I suspect anyone who has been interacted with a government agency would say ay "government does everything inefficently" - you don't have to be a libertarian to notice that. Any large organization and particularly one that has no competition will tend to be inefficient.

I doubt many people who consider themselves libertarian would say something so absolute as "everything would be better off served by private for-profit entities" much less "taxes are theft".

>...when in reality they just want a bit smaller taxes and a bit less regulation.

Most libertarians would likely also consider this incorrect. For example, the 2 major political parties share major policies that libertarians are opposed too and would like to reform or stop. For example, both republicans and democrat parties support: the war on drugs, the increasing militarization of police, the national surveillance state, the Patriot act, registration for the draft, the TSA, etc, etc. I suspect that the average voter is opposed to at least some of these policies, so that is maybe why the those invested in the two major parties will try to stifle any discussion of these topics and why groups that oppose them are mischaracterized or attacked with straw man arguments.


Well I heard those statements a lot, even on HN you can see them frequently.

And I don't think government does everything inefficiently, at least in our country (cz).

So what do libertarians represent really? Quick search for "libertarian manifesto" shows https://mises.org/library/new-liberty-libertarian-manifesto which talks about abolishing nation state and such. That is hard to reconcile with your PoV.


>...And I don't think government does everything inefficiently, at least in our country (cz).

I think smaller government is often more responsive. The Czech Republic is closer in population to some of the US states.

>...So what do libertarians represent really? Quick search for "libertarian manifesto" shows https://mises.org/library/new-liberty-libertarian-manifesto which talks about abolishing nation state and such.

I think Rothbard is probably promoting anarcho-capitalism there. Many libertarians would probably consider themselves closer to classic liberals. For example, here is a quote from a professor at NYU:

"...I consider myself both a libertarian and a classical liberal. … So there are important differences among liberals and libertarians but I view these are differences along a spectrum. Some are principled (“Never, ever, initiate the use of force”) and some are empirical (“Many public goods can be provided privately”) and some are hard to classify (“The NSA should not collect masses of meta data”). Some people will want to take these differences and harden them into different political philosophies with different names and so forth. But I suggest that libertarians and classical liberals have too much in common for any divorce."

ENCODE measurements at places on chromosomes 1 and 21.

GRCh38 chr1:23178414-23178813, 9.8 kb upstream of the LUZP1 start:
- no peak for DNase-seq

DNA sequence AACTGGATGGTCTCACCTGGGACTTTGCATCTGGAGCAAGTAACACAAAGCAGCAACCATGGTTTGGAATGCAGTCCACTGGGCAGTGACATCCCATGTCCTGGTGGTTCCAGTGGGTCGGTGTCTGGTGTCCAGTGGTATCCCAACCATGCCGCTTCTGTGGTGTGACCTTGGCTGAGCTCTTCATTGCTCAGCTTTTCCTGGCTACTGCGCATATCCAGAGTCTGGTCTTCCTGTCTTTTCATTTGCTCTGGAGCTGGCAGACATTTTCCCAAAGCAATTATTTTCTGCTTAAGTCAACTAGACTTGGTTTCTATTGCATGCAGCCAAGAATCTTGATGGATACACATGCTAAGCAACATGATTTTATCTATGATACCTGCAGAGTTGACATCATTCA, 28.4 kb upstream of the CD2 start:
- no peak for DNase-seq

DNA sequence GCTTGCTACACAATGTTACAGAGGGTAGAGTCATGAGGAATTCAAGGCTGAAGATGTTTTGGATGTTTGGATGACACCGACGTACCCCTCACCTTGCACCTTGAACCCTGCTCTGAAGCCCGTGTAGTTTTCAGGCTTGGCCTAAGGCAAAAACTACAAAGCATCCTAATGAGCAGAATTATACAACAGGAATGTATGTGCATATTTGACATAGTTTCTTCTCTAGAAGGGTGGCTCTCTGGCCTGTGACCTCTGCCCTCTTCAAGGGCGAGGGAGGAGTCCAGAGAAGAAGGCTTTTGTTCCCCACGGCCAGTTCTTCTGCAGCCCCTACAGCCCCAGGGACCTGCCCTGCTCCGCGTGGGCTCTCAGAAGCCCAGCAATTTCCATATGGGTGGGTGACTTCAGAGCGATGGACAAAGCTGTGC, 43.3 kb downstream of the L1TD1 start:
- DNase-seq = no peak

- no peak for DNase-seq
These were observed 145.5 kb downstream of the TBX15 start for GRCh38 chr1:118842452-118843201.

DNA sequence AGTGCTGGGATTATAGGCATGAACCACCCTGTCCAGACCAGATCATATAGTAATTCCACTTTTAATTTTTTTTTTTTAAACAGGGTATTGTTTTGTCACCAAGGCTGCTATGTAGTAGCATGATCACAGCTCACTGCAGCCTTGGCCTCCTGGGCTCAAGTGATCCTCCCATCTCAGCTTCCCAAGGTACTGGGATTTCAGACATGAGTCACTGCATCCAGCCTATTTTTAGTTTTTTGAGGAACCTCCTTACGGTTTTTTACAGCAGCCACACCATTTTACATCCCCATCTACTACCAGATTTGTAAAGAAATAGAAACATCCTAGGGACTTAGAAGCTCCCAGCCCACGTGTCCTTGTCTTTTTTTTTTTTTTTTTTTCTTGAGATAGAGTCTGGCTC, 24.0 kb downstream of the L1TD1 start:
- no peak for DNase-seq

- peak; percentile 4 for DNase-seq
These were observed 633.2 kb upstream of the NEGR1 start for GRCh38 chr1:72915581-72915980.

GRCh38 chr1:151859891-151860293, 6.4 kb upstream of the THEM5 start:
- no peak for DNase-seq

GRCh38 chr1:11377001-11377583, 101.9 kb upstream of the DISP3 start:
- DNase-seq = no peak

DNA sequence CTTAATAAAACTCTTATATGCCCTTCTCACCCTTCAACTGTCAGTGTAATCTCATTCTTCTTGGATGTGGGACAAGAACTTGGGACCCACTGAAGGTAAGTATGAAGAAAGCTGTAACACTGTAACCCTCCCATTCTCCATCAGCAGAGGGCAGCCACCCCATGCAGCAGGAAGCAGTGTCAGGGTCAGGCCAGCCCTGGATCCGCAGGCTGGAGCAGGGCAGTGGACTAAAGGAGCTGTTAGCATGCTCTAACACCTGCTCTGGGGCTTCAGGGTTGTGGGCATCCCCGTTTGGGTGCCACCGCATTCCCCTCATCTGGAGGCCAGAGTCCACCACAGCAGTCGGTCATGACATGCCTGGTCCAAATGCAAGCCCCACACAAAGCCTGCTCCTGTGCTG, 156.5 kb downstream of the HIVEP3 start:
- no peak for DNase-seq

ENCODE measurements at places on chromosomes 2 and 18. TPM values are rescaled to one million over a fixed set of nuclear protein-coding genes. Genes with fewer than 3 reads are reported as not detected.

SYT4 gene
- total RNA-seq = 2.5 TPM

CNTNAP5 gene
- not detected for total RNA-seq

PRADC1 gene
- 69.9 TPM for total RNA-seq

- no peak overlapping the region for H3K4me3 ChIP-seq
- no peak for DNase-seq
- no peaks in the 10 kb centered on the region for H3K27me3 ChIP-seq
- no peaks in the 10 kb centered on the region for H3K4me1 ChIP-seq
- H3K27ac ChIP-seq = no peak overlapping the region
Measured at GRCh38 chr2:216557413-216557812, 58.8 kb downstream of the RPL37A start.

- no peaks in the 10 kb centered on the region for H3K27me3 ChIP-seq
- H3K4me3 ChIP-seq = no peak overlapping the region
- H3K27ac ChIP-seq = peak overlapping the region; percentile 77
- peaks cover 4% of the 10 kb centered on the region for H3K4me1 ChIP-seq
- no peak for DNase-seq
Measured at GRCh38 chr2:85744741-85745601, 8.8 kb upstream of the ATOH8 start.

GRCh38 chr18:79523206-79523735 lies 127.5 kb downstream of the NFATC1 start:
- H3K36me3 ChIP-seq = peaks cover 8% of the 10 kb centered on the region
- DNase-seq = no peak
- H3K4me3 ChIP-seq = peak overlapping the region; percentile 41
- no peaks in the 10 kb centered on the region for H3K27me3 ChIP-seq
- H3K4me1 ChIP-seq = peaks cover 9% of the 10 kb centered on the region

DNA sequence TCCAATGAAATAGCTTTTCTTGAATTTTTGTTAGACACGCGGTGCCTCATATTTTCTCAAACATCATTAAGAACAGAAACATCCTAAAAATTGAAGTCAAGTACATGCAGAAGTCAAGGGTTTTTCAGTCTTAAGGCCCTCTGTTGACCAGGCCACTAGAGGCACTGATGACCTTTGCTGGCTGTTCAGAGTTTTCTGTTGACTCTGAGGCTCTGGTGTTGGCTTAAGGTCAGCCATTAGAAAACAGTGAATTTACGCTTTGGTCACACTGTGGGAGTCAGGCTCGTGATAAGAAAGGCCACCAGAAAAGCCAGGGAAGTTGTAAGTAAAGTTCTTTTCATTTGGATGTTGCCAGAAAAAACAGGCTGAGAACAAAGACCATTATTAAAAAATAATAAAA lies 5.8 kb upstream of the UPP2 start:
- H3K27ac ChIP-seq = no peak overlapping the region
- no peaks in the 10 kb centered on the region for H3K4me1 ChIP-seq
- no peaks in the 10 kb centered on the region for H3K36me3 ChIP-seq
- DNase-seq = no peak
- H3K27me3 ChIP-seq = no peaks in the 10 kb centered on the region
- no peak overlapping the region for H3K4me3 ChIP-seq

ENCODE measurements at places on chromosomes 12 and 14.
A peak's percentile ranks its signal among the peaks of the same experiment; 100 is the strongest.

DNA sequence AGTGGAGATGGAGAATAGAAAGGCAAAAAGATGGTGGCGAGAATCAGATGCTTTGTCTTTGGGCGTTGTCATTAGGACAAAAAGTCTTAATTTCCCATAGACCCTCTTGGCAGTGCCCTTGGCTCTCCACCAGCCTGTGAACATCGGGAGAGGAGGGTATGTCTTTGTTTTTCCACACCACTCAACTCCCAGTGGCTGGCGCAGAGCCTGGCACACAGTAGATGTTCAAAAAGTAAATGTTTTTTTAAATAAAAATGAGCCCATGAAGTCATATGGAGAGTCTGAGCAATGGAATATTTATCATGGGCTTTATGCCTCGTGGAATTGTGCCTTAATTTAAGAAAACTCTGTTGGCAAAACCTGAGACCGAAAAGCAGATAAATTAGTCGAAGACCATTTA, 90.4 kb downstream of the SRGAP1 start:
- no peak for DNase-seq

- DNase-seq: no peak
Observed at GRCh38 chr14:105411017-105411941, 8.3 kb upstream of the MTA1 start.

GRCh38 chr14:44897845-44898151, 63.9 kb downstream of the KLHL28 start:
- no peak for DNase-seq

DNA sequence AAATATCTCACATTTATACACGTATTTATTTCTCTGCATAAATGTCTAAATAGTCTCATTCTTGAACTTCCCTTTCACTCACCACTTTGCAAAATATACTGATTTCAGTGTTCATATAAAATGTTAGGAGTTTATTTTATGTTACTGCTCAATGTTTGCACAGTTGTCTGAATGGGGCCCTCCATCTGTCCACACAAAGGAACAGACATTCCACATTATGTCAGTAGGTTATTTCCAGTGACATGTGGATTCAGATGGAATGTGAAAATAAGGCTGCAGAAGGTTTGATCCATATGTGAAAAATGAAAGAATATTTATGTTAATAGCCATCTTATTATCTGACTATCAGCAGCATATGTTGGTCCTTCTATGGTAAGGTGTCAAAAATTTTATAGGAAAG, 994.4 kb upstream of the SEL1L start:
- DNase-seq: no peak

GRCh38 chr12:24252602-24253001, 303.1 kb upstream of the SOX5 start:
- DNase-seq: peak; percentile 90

https://thinkmarkets.wordpress.com/2014/02/05/libertarianism...

More practical ideas can be found in the works of groups like the Reason Foundation. As I mentioned in a different reply, at reason.org and you can probably find hundreds of pages of commentary, practical solutions, reviews, etc. The top story on the site looks like it is on the details of the current state of the air traffic control system. You can read the digital version of their magazine for free and in fact every issue they have ever published for close to 40 years. Another group is the The Institute for Justice (ij.org). IJ is a libertarian non-profit law firm that in their words:

>...Since 1991, IJ has come to the aid of individuals who want to do the simple things every American has the right to do—including own property, start and grow a business, speak freely about commerce or politics, and provide their children with a good education—but can’t because they find the government in their way.

IJ have brought 5 cases to the US Supreme Court, winning four. The case they lost was the Kelo case but there was a big enough outrage on that decision, that a number of states put in protections to their eminent domain laws.


That sounds way more reasonable, thanks for the writeup / links!


The arguments are very basic, for instance government inefficiency. Every big organization is inefficient, be it government or a private entity.


If you need an example of trying to offer practical solutions, go to reason.org and you can probably find hundreds of pages of commentary, practical solutions, reviews, etc. The top story on the site looks like it is on the details of the current state of the air traffic control system. You can read the digital version of their magazine for free and in fact every issue they have ever published for close to 40 years. I don't think it is far to say that groups like these don't add anything to the national debate.


The difference is that inefficient private organizations have to compete and are replaced by more efficient ones, while governments don't.


> free market - an economic system in which prices are determined by unrestricted competition between privately owned businesses

No. A free market is when people freely exchange goods and services. The prices are determined by free negotiation. Force and fraud are proscribed.

Note that this does not require perfect information. But defrauding someone is not allowed.